Myths 21 People Share The Most Terrifying Creatures From Their Culture's Folklore  

Amanda Sedlak-Hevener
26.6k views 21 items

Every culture hosts its own mythical creatures, birthed from ancient beliefs and customs of their region. Though mythological in context, these beings for a time had a very tangible effect upon the areas that believed in them, and thus inserted themselves into the annals of history. From sea monsters to undead Hawaiian warriors, these monsters range from benevolent to belligerent with rich backstories of their own. Recurring themes across cultures include abused and battered souls who become vengeful spirits, flesh-loving monsters, and a desire to keep the youngins away from dangerous places like open roads and water.

Collected here are Reddit accounts detailing the various creatures from users' regional and religious folklore's, some of these myths dating back thousands of years. 

Draugen - A Creature From Norway


Here in Norway we have a lot of legendary creatures, but Draugen is probably one of the creepiest. Though descriptions of it tend to differ from place to place and story to story, the general concept of it is pretty much the same everywhere:

Draugen is, essentially, the ghost of a person who has died at sea. He can be seen on stormy nights, sailing in the splintered half of a boat with shredded sails. His face is fish-like, with soulless, black eyes and a wide, gaping mouth, and he has kelp and seaweed for hair. Sailors and fishermen foolish enough to head out to sea at night may hear only its shriek before they are pulled beneath the waves, only to return as Draugen themselves, doomed to haunt the waters forever.

The Icelandic Nykur


Iceland gives us the Nykur, yet again different from the Scandinavian versions.

The Nykur appears as a gray horse, except its hooves are backwards. If you get on its back, it'll sprint off towards the nearest body of water, and drown you. You can't get off, no matter how hard you try.

There is a way around it, though: This creature can't stand the sound of its name, or its variations.

There's a story about a lazy daughter of a farmer who's sent by her father on an errand to the next farm over. He doesn't lend her his horse. As she's strolling along, cursing her father, she spots a beautiful, gray horse standing in a field. Thinking she'll save a few hours, she approaches it and sits on its back.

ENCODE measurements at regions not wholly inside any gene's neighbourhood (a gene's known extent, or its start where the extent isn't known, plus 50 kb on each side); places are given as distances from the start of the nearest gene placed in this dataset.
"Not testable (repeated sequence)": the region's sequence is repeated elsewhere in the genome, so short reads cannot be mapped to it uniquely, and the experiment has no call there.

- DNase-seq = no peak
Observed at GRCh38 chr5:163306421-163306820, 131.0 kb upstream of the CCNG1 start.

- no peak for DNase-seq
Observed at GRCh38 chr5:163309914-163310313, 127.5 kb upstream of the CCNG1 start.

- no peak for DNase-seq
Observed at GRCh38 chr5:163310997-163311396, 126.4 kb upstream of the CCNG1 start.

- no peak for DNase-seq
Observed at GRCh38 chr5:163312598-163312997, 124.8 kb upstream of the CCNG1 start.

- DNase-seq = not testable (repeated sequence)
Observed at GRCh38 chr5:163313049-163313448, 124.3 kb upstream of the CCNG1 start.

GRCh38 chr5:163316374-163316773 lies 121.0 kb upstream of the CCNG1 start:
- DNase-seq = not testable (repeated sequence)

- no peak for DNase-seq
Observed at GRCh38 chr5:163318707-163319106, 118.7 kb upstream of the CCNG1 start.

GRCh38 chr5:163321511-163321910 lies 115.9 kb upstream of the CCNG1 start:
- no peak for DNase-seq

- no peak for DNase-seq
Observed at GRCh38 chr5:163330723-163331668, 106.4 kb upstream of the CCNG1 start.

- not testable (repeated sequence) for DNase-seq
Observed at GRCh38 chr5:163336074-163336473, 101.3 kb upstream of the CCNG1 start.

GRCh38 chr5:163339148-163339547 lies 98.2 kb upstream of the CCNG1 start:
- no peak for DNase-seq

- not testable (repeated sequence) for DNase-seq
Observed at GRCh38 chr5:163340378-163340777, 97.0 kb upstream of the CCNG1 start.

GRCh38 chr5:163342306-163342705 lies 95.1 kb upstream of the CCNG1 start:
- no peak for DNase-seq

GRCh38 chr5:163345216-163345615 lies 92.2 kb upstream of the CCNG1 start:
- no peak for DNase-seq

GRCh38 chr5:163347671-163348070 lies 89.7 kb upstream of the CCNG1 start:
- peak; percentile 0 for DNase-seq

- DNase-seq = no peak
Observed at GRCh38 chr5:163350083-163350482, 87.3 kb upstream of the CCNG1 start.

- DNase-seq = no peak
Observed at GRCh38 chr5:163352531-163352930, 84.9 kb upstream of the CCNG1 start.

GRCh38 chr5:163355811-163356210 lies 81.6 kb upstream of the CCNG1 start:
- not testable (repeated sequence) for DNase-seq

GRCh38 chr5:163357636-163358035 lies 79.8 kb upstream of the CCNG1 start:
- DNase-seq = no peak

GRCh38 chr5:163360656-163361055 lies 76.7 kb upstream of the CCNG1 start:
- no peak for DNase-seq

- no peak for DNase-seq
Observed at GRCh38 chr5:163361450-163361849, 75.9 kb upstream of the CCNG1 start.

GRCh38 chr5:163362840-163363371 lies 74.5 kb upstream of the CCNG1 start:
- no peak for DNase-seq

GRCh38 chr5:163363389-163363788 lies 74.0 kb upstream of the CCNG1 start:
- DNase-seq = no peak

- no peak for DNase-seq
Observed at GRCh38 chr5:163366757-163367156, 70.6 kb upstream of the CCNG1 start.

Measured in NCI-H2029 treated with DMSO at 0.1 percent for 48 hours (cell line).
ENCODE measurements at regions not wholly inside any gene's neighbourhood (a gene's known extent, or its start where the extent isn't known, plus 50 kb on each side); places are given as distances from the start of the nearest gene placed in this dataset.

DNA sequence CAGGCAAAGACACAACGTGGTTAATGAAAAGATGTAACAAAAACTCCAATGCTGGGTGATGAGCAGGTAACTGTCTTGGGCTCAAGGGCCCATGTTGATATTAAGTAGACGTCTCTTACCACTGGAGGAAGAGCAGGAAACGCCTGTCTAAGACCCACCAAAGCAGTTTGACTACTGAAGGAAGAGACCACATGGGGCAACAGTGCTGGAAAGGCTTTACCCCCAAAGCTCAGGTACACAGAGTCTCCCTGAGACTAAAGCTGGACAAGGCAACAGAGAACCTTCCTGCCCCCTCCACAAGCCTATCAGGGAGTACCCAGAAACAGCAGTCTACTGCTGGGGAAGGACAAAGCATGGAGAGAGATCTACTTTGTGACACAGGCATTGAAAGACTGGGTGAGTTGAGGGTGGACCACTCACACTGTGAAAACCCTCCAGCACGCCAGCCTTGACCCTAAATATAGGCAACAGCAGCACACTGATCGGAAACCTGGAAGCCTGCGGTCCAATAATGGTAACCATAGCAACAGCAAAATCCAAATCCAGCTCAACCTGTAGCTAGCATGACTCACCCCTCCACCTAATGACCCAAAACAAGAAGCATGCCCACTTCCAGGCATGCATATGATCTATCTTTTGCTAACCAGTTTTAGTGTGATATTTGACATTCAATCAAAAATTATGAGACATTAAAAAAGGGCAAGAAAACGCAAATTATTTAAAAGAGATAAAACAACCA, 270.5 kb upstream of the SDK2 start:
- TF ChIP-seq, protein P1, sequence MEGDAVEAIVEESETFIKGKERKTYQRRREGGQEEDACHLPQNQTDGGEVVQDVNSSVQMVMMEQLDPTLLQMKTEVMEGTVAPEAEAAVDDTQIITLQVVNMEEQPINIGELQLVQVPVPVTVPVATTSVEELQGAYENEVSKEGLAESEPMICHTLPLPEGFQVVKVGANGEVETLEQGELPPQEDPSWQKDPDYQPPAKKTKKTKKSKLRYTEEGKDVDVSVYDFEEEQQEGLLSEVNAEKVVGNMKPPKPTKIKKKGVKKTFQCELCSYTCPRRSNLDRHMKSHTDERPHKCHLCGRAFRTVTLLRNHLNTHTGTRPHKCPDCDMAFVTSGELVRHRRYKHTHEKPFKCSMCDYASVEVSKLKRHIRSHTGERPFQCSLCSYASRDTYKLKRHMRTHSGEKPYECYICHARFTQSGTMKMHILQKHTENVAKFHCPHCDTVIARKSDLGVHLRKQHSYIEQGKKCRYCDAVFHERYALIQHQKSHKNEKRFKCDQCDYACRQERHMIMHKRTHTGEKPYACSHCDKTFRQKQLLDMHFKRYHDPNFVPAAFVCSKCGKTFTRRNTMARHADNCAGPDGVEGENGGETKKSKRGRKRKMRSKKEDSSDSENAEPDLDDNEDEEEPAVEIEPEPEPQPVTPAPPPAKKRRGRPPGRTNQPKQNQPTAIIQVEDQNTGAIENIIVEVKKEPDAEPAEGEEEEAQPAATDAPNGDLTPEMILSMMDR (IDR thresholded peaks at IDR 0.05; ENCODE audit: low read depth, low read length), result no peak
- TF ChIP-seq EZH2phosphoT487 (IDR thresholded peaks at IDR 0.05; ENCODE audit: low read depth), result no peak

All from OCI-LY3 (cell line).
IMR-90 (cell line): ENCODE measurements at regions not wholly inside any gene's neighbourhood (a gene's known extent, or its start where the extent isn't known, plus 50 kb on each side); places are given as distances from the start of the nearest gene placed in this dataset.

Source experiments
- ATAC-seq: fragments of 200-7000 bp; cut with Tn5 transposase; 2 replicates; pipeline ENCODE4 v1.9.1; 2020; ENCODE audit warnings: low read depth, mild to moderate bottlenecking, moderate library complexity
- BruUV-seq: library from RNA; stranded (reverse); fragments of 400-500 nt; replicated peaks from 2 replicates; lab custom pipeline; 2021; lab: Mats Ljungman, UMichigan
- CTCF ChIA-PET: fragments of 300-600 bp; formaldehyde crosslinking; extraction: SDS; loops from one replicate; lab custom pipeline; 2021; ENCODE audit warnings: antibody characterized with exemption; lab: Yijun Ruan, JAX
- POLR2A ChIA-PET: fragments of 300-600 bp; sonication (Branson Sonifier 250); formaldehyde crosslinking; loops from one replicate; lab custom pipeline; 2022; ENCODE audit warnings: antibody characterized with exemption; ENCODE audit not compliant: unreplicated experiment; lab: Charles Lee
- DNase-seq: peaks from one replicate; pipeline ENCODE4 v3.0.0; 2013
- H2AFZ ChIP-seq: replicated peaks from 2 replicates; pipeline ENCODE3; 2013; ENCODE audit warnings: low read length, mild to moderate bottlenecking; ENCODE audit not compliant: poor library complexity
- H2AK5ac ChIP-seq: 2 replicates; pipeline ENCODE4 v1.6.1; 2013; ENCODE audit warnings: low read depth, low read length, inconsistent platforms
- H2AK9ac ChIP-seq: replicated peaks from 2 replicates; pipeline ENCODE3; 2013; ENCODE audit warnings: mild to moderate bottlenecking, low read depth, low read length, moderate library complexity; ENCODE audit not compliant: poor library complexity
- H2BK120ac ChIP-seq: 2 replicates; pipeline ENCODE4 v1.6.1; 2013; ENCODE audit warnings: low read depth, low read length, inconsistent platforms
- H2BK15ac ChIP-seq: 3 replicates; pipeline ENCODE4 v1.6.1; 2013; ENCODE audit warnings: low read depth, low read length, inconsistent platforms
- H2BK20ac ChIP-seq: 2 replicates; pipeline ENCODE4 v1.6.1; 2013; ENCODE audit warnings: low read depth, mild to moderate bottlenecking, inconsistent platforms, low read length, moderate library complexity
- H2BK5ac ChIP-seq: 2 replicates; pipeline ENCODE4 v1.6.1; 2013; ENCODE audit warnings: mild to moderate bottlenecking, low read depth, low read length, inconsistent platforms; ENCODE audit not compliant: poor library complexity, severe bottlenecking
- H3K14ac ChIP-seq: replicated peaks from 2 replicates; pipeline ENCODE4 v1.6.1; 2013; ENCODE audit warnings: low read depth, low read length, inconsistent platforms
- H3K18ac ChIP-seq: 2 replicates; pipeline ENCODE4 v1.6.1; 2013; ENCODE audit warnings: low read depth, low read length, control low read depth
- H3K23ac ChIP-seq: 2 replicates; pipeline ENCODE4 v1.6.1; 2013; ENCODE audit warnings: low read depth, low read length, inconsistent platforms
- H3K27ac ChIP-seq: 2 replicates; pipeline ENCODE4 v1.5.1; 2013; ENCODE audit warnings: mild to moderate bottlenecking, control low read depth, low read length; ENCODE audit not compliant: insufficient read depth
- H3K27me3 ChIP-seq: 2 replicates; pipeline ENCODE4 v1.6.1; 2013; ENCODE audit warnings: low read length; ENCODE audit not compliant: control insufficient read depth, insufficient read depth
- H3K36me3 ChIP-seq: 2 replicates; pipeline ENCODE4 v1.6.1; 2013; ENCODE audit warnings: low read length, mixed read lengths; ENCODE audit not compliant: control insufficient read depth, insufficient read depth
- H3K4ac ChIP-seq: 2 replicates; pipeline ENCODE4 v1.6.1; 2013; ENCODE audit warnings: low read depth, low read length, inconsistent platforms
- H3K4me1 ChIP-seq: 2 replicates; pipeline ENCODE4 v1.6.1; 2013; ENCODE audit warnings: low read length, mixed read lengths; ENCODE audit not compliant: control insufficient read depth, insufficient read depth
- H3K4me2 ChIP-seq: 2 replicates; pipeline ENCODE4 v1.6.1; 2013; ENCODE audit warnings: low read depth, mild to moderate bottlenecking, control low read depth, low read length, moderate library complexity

No sooner it goes sprinting at full speed towards a couple of pond's nearby.

Another name for the Nykur is the Nennir. The girl may have been lazy, but she was smart, so she exclaimed "Ah, I can't be bothered with this anymore!" (Æ, nú nenni ég þessu ekki lengur). The Nykur immediately throws her off, finishes his run to the pond and disappears.

The girl, shocked, finishes her errand and wows never to be lazy again. The end.

Sinister Swedish Myths


Here in Sweden I think the two spookiest ones are Näcken, a naked old man that lives in rivers and ponds and plays a violin that places you into a trance. He then lures you into whatever source of whatever he lives in and drowns you.

The second one is the Skogsrå, who'd be a lot creepier if it wasn't for the fact that she doesn't really do all that much. She looks like a beautiful woman from the front, but her back looks like a rotten tree trunk with a hole in it. She lurks near the edges of deep forests and tries to seduce men. If you treat her well you'll be bestowed with luck, but if you treat her badly you will be tormented by decease (Disease) and death.

Beware Of Black Annis In England


In a grim, remote Leicestershire cave hewn with her own scraping, steel-clawed hands, the old crone Black Annis was said to hang the trophy skins of flayed children. A terrifying, lonely creature which lived in the branches of a gnarled great oak- the lone remnant of a long-dead great forest, Black Annis was thought to have been the husk of a forgotten dark Pagan Goddess.